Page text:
Regional Innovation Clusters Prove Catalytic to Clean Economy Growth

Metros with clusters across the United States

There are 2.7 million clean economy jobs in the United States, according to a recently released report by the Brookings Institution entitled “Sizing the Clean Economy: A National and Regional Green Jobs Assessment.” Brookings hosted an event to announce the release, at which one panel explored the fascinating and increasingly important role that Regional Innovation Clusters (RICs) play in fostering the clean economy.

The report shows that the majority of green jobs (defined as jobs with a direct or indirect environmental benefit) are in conventional sectors like manufacturing, waste management, and mass transit. But the fastest growing sector is clean technology, which includes renewable energy, smart grid, and energy efficiency. While 64 percent of green jobs in the U.S. reside within the 100 largest metropolitan areas (which hold 66 percent of the U.S. population), the same metros hold an outsized 74 percent of the clean tech jobs created from 2003 to 2010. The Brookings report takes this as evidence that metros have strong industry clusters that boost clean economy growth.

Regional Innovation Clusters (RICs) are regions (municipal, county, or larger) where various organizations including universities, private firms, nonprofits, philanthropies, venture capitalists, and government institutions are located close to each other and collaborate, catalyzing economic growth. Clusters generally form through networking and strategy alignment. RICs have been maturing informally for many years (as in Silicon Valley or Hollywood), though extensive analysis on their organization and effects only began in the last decade.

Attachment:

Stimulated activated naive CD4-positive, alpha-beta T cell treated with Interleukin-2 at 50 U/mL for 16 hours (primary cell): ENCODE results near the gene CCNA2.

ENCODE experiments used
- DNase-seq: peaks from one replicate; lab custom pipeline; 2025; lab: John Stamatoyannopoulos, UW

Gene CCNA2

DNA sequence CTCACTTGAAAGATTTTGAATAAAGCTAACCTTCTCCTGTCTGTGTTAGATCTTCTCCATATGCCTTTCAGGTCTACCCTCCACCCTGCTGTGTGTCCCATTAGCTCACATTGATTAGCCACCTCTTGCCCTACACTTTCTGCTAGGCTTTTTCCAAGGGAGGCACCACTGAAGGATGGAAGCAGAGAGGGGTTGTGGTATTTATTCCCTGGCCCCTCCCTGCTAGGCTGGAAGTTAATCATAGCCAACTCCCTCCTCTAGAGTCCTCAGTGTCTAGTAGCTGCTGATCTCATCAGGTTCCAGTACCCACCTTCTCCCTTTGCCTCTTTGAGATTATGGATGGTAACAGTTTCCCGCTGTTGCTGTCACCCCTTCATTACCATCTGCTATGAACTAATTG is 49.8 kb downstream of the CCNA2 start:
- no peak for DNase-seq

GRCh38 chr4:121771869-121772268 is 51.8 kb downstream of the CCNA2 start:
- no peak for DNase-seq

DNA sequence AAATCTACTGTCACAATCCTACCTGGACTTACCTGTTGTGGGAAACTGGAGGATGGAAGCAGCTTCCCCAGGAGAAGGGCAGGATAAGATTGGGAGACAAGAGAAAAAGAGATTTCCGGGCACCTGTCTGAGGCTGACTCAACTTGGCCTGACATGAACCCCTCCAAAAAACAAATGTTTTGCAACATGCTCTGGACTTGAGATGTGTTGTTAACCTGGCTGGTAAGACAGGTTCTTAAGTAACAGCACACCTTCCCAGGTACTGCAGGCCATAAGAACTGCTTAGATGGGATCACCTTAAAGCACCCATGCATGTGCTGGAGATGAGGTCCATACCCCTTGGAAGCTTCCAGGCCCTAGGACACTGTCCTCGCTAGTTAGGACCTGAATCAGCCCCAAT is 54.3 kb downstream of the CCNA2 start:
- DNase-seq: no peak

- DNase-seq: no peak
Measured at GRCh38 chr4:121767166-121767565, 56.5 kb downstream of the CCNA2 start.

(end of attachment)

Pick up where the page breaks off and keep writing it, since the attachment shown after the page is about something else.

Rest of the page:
The organizations represented at the Brookings panel, NorTech and CleanTECH San Diego, focus on building capacity for RICs that contribute clean economy jobs. According to the Council on Competitiveness, regional leadership bodies that proactively set agendas, recruit leaders, and support a vision for RICs are necessary for an effective and consensus-based cluster. RIC leadership organizations have sprouted up across the nation, in places such as Louisville, Denver, western Michigan, and the Dan River Region in Virginia. Most of these organizations are designed to spur business development with market analysis, financial support, public relations support, and entrepreneurial training.

To provide a few examples, the University of Wisconsin’s School of Freshwater Sciences has partnered with the Milwaukee Water Council to spur water research and attract new businesses to Milwaukee. In Washington, the Puget Sound Regional Council has gathered municipal representatives, universities, and industry experts to contribute to the design of a Metropolitan Business Plan, which outlines the development of a market for the testing and commercialization of building energy efficiency technologies. The Illinois Smart Grid Regional Innovation Cluster provides engineering design, prototyping, and product development support to members, as well as assistance in commercializing products by attracting venture capital and public funding opportunities.

But back to the Brookings panel. NorTech is a nonprofit, technology-based economic development organization serving 21 counties in Northeast Ohio. They are primarily funded by a network of foundations, businesses, and government. President Rebecca Bagley said at the panel that NorTech has “several programs that work individually with our cluster members to understand what their needs and technologies are, and to give them access to markets and funding that they may have challenges [… accessing] on their own.” Nortech also convenes cluster members and develops roadmaps for pursuing funding, reconfiguring supply chains, training new and existing workers, and stimulating market demand.